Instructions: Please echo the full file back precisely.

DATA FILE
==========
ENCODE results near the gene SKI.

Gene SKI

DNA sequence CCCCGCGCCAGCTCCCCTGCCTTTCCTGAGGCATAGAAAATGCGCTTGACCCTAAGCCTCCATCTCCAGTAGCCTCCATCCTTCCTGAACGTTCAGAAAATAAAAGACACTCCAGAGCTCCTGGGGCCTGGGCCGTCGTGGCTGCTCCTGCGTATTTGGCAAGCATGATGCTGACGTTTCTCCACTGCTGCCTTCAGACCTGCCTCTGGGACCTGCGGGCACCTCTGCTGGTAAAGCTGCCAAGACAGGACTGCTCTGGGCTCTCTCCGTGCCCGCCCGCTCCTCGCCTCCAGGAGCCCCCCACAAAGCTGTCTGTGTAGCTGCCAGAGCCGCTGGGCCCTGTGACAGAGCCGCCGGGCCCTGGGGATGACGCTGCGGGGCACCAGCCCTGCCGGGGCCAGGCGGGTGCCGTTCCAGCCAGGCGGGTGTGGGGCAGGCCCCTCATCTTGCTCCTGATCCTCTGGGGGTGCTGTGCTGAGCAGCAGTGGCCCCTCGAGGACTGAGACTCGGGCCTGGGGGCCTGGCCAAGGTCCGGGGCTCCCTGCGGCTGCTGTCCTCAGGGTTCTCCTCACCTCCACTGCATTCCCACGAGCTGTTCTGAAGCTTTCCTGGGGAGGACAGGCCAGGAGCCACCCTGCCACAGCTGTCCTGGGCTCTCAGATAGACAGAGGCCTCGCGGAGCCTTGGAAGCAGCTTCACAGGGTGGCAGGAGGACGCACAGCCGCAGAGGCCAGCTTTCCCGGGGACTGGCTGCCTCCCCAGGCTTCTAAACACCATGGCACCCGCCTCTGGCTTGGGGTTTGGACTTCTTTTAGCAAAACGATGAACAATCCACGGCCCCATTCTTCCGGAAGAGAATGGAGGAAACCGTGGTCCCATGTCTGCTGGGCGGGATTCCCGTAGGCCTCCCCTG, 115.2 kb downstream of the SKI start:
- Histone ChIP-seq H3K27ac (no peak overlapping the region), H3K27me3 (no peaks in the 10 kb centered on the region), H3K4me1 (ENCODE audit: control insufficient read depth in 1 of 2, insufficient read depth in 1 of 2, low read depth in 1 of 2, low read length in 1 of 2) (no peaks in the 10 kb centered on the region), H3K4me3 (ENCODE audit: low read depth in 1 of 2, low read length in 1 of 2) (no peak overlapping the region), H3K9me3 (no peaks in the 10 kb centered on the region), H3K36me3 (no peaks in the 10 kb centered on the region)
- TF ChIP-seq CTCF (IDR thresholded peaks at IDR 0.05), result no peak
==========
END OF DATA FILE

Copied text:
ENCODE results near the gene SKI.

Gene SKI

DNA sequence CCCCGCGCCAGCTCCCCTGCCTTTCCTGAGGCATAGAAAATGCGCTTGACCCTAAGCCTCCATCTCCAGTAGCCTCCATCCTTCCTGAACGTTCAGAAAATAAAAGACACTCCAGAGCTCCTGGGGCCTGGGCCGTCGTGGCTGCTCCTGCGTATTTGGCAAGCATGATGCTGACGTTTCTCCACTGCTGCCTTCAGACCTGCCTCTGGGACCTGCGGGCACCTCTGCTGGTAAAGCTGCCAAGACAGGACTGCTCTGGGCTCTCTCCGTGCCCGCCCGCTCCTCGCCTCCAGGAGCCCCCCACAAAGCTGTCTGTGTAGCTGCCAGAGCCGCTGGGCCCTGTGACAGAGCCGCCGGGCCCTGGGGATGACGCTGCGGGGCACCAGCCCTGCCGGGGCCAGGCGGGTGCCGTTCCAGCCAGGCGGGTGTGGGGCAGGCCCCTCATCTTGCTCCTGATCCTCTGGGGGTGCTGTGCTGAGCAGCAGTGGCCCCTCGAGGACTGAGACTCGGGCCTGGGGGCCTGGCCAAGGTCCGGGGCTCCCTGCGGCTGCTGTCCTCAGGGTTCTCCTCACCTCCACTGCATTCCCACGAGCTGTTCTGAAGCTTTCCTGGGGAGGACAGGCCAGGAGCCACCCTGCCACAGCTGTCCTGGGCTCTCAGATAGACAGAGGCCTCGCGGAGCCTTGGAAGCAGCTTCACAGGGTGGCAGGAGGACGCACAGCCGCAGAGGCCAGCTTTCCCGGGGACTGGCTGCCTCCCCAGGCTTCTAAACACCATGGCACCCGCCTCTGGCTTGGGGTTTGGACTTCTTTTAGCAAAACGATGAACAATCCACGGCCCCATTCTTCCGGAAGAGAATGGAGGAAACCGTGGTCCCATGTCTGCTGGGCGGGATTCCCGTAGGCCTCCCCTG, 115.2 kb downstream of the SKI start:
- Histone ChIP-seq H3K27ac (no peak overlapping the region), H3K27me3 (no peaks in the 10 kb centered on the region), H3K4me1 (ENCODE audit: control insufficient read depth in 1 of 2, insufficient read depth in 1 of 2, low read depth in 1 of 2, low read length in 1 of 2) (no peaks in the 10 kb centered on the region), H3K4me3 (ENCODE audit: low read depth in 1 of 2, low read length in 1 of 2) (no peak overlapping the region), H3K9me3 (no peaks in the 10 kb centered on the region), H3K36me3 (no peaks in the 10 kb centered on the region)
- TF ChIP-seq CTCF (IDR thresholded peaks at IDR 0.05), result no peak